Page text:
Looking back, she’s amazed she survived the ordeal. Now 51, Tamura—whose virginity was also nearly sold to a patron—urges people to believe Kiritaka’s story. “Looking at the online reactions to her allegations, it seems like some people thought she was making this up, because the stories are just too horrible. But frankly speaking, this is totally normal,” she said.
Two years and nine months into her maiko training, Tamura was selected to be a model in a bus tour campaign. Photo: Courtesy of Fumika Tamura
 A symbol of Japan, geisha have served as skilled and specialized entertainers since the Edo period, from 1603 to 1868.
Once receiving about six years of training, geisha go on to perform for and serve guests at teahouses. They can dance, sing, play the shamisen (three-stringed musical instrument) and are known for their witty discourse. Only exclusive guests or those with personal or business connections—usually wealthy men like politicians and CEOs—could enter the teahouses where geisha would perform. Though not common, some geisha would sleep and bathe with their customers. 
During the 18th century, young girls were sold into the geisha world by their impoverished families. Maiko would train and serve the geisha house they were a part of to work off their debts. The ultimate goal was finding a patron, who’d finance their livelihood in exchange for companionship and, usually, their virginity. 
A practice known as mizuage, clients would bid for the right to take the virginity of a maiko, which would also signal her rise into the geisha world. The women never received any of the money. “The girls had no say in the matter, so you could call it sex slavery, in that regard,” Mariko Okada, a professor at Japan’s Oberlin University who studies geisha, told VICE World News.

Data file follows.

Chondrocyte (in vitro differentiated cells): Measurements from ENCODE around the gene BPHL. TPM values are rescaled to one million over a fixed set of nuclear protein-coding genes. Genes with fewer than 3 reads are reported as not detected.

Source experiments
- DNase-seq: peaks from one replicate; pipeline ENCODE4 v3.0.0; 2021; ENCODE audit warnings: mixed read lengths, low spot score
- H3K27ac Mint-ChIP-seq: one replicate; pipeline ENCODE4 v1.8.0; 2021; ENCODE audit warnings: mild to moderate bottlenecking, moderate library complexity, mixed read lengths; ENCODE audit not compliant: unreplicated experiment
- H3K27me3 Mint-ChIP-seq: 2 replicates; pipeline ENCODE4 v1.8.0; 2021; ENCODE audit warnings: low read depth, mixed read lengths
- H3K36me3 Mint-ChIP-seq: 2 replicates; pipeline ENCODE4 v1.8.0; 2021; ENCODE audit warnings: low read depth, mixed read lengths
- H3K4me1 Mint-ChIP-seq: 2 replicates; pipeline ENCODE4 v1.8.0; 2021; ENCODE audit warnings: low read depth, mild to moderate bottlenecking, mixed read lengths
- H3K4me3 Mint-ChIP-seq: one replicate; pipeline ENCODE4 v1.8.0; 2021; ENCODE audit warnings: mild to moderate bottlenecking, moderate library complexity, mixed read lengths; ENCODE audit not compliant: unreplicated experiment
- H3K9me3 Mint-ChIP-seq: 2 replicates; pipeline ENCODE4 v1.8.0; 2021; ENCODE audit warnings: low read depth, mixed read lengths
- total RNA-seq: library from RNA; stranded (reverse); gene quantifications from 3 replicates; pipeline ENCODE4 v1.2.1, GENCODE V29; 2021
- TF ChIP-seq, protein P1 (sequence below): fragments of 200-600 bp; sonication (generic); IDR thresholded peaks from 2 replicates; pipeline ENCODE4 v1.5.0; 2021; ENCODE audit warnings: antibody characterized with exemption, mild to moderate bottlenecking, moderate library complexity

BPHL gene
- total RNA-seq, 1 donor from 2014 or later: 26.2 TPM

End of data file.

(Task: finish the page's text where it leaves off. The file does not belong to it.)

But after Japan enacted its “Anti-Prostitution Law” in 1956, which criminalized the act of paying for sex, mizuage was technically outlawed—at least that’s how it seemed to the outside world.
Okada, who’s been researching the Gion maiko district for years, said she was stunned to hear Kiritaka’s allegations. “I would never have imagined the women working there were expected to abide by male customers’ every sexual whim,” she said.
“It’s unforgivable, and I also think these districts need to have a proper support system for people like Kiritaka who experienced these problems,” she said. 
Now a 23-year-old mother, Kiritaka wonders what’ll become of future trainees and geisha. 
She recalls how she constantly felt alone throughout her eight months as a maiko. When she was groped by drunk male customers who slipped their hands into her kimono, or forced to drink with clients, her “mother” was never there for her, she said. Instead, she was berated for complaining. Her appearance too was frequently criticized—she was told she looked like a cricket and needed plastic surgery.
But unlike a regular job, she couldn’t just end her contract and leave—official papers were never signed. Leaving the geisha world, especially when one is still a trainee, is notoriously difficult. 
“Mothers” spend thousands of dollars training their “daughters,” including buying them silk kimonos, custom wigs and make-up, and paying for their living expenses. The unspoken agreement is that women must work several years to pay off their debt to thank their “mothers” for taking them under their wing. 
In the early years, Kiritaka heard countless stories of runaway apprentices who’d slip away in the dead of night. She’d also attempted an escape, but was quickly found by her “mother.” 
To officially quit, it took weeks of apologizing and writing letters to the people who’d been in charge of her. “If I had stayed, I think I would’ve killed myself—that’s how suffocating it is,” she said.  
Though she doubts her accusations will end centuries-old traditions, she hopes they would serve as a warning to young girls like her before they step into Japan’s geisha world.
“The rules are deliberately kept ambiguous so that older men can flirt with young girls in their teens—I just can’t forgive a world where this is allowed to happen,” she said.
Follow Hanako Montgomery on Twitter and Instagram.